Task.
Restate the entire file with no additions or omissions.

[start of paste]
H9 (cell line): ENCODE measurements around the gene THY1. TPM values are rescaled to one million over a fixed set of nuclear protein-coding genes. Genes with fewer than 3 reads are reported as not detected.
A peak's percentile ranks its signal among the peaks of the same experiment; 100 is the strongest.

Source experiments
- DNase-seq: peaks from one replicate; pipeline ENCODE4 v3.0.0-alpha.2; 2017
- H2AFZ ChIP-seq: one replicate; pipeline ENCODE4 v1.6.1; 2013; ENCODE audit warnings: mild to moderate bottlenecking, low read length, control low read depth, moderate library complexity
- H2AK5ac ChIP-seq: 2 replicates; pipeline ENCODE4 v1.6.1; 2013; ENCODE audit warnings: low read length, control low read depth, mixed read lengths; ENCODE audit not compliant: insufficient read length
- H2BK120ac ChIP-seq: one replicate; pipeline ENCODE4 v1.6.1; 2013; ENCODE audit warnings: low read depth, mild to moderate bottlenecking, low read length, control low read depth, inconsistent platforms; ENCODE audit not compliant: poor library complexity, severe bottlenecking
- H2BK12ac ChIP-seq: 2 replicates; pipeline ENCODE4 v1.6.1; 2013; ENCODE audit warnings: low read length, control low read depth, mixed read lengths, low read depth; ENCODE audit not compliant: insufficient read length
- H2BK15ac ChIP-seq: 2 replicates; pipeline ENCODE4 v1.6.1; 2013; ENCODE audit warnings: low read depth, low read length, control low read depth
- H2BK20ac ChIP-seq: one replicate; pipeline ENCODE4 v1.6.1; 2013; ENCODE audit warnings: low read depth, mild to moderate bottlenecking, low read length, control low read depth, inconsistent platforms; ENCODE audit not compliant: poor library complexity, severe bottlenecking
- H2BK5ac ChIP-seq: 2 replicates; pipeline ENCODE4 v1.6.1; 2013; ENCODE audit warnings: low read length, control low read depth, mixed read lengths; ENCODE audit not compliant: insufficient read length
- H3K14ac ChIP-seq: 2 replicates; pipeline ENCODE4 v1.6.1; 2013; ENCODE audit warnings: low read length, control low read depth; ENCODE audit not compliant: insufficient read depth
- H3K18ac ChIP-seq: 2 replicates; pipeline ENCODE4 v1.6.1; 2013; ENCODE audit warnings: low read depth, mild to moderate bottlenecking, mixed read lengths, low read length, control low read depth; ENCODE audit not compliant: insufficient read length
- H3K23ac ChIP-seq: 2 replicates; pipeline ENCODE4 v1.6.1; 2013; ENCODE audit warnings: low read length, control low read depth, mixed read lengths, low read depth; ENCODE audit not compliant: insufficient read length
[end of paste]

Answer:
H9 (cell line): ENCODE measurements around the gene THY1. TPM values are rescaled to one million over a fixed set of nuclear protein-coding genes. Genes with fewer than 3 reads are reported as not detected.
A peak's percentile ranks its signal among the peaks of the same experiment; 100 is the strongest.

Source experiments
- DNase-seq: peaks from one replicate; pipeline ENCODE4 v3.0.0-alpha.2; 2017
- H2AFZ ChIP-seq: one replicate; pipeline ENCODE4 v1.6.1; 2013; ENCODE audit warnings: mild to moderate bottlenecking, low read length, control low read depth, moderate library complexity
- H2AK5ac ChIP-seq: 2 replicates; pipeline ENCODE4 v1.6.1; 2013; ENCODE audit warnings: low read length, control low read depth, mixed read lengths; ENCODE audit not compliant: insufficient read length
- H2BK120ac ChIP-seq: one replicate; pipeline ENCODE4 v1.6.1; 2013; ENCODE audit warnings: low read depth, mild to moderate bottlenecking, low read length, control low read depth, inconsistent platforms; ENCODE audit not compliant: poor library complexity, severe bottlenecking
- H2BK12ac ChIP-seq: 2 replicates; pipeline ENCODE4 v1.6.1; 2013; ENCODE audit warnings: low read length, control low read depth, mixed read lengths, low read depth; ENCODE audit not compliant: insufficient read length
- H2BK15ac ChIP-seq: 2 replicates; pipeline ENCODE4 v1.6.1; 2013; ENCODE audit warnings: low read depth, low read length, control low read depth
- H2BK20ac ChIP-seq: one replicate; pipeline ENCODE4 v1.6.1; 2013; ENCODE audit warnings: low read depth, mild to moderate bottlenecking, low read length, control low read depth, inconsistent platforms; ENCODE audit not compliant: poor library complexity, severe bottlenecking
- H2BK5ac ChIP-seq: 2 replicates; pipeline ENCODE4 v1.6.1; 2013; ENCODE audit warnings: low read length, control low read depth, mixed read lengths; ENCODE audit not compliant: insufficient read length
- H3K14ac ChIP-seq: 2 replicates; pipeline ENCODE4 v1.6.1; 2013; ENCODE audit warnings: low read length, control low read depth; ENCODE audit not compliant: insufficient read depth
- H3K18ac ChIP-seq: 2 replicates; pipeline ENCODE4 v1.6.1; 2013; ENCODE audit warnings: low read depth, mild to moderate bottlenecking, mixed read lengths, low read length, control low read depth; ENCODE audit not compliant: insufficient read length
- H3K23ac ChIP-seq: 2 replicates; pipeline ENCODE4 v1.6.1; 2013; ENCODE audit warnings: low read length, control low read depth, mixed read lengths, low read depth; ENCODE audit not compliant: insufficient read length